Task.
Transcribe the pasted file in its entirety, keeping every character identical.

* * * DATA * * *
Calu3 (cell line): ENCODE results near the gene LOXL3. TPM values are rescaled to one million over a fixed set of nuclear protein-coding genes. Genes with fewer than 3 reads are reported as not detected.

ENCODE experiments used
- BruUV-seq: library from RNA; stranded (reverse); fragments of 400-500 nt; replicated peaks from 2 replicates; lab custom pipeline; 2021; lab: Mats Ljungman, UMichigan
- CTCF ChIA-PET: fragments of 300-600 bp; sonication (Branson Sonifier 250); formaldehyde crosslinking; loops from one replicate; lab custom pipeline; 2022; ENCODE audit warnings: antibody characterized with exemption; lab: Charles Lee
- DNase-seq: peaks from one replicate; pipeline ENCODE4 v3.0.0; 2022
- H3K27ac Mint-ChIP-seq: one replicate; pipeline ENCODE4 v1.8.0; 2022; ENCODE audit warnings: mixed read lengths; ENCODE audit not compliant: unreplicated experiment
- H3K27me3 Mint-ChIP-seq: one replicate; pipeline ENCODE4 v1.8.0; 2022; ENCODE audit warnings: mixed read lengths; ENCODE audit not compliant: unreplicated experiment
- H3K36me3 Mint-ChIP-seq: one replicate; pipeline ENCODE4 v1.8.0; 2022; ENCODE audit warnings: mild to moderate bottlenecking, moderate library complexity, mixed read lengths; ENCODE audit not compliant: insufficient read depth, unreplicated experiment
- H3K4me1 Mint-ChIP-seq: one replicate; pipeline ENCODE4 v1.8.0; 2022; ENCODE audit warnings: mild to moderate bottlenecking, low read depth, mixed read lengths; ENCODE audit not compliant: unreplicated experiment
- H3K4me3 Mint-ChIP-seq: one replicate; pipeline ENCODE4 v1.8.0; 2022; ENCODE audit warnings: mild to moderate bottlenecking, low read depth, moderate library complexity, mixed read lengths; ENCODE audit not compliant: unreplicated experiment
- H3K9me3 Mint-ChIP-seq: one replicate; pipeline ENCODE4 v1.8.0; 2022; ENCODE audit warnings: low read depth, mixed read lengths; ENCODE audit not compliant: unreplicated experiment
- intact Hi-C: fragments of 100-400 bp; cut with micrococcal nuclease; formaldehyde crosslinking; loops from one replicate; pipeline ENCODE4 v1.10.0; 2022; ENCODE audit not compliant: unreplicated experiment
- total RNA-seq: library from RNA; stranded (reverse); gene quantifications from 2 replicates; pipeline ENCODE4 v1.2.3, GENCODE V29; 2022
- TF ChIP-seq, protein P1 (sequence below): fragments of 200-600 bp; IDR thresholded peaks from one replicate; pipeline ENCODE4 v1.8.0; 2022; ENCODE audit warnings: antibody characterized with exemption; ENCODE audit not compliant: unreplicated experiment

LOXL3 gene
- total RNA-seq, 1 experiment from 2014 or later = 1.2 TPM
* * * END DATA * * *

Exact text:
Calu3 (cell line): ENCODE results near the gene LOXL3. TPM values are rescaled to one million over a fixed set of nuclear protein-coding genes. Genes with fewer than 3 reads are reported as not detected.

ENCODE experiments used
- BruUV-seq: library from RNA; stranded (reverse); fragments of 400-500 nt; replicated peaks from 2 replicates; lab custom pipeline; 2021; lab: Mats Ljungman, UMichigan
- CTCF ChIA-PET: fragments of 300-600 bp; sonication (Branson Sonifier 250); formaldehyde crosslinking; loops from one replicate; lab custom pipeline; 2022; ENCODE audit warnings: antibody characterized with exemption; lab: Charles Lee
- DNase-seq: peaks from one replicate; pipeline ENCODE4 v3.0.0; 2022
- H3K27ac Mint-ChIP-seq: one replicate; pipeline ENCODE4 v1.8.0; 2022; ENCODE audit warnings: mixed read lengths; ENCODE audit not compliant: unreplicated experiment
- H3K27me3 Mint-ChIP-seq: one replicate; pipeline ENCODE4 v1.8.0; 2022; ENCODE audit warnings: mixed read lengths; ENCODE audit not compliant: unreplicated experiment
- H3K36me3 Mint-ChIP-seq: one replicate; pipeline ENCODE4 v1.8.0; 2022; ENCODE audit warnings: mild to moderate bottlenecking, moderate library complexity, mixed read lengths; ENCODE audit not compliant: insufficient read depth, unreplicated experiment
- H3K4me1 Mint-ChIP-seq: one replicate; pipeline ENCODE4 v1.8.0; 2022; ENCODE audit warnings: mild to moderate bottlenecking, low read depth, mixed read lengths; ENCODE audit not compliant: unreplicated experiment
- H3K4me3 Mint-ChIP-seq: one replicate; pipeline ENCODE4 v1.8.0; 2022; ENCODE audit warnings: mild to moderate bottlenecking, low read depth, moderate library complexity, mixed read lengths; ENCODE audit not compliant: unreplicated experiment
- H3K9me3 Mint-ChIP-seq: one replicate; pipeline ENCODE4 v1.8.0; 2022; ENCODE audit warnings: low read depth, mixed read lengths; ENCODE audit not compliant: unreplicated experiment
- intact Hi-C: fragments of 100-400 bp; cut with micrococcal nuclease; formaldehyde crosslinking; loops from one replicate; pipeline ENCODE4 v1.10.0; 2022; ENCODE audit not compliant: unreplicated experiment
- total RNA-seq: library from RNA; stranded (reverse); gene quantifications from 2 replicates; pipeline ENCODE4 v1.2.3, GENCODE V29; 2022
- TF ChIP-seq, protein P1 (sequence below): fragments of 200-600 bp; IDR thresholded peaks from one replicate; pipeline ENCODE4 v1.8.0; 2022; ENCODE audit warnings: antibody characterized with exemption; ENCODE audit not compliant: unreplicated experiment

LOXL3 gene
- total RNA-seq, 1 experiment from 2014 or later = 1.2 TPM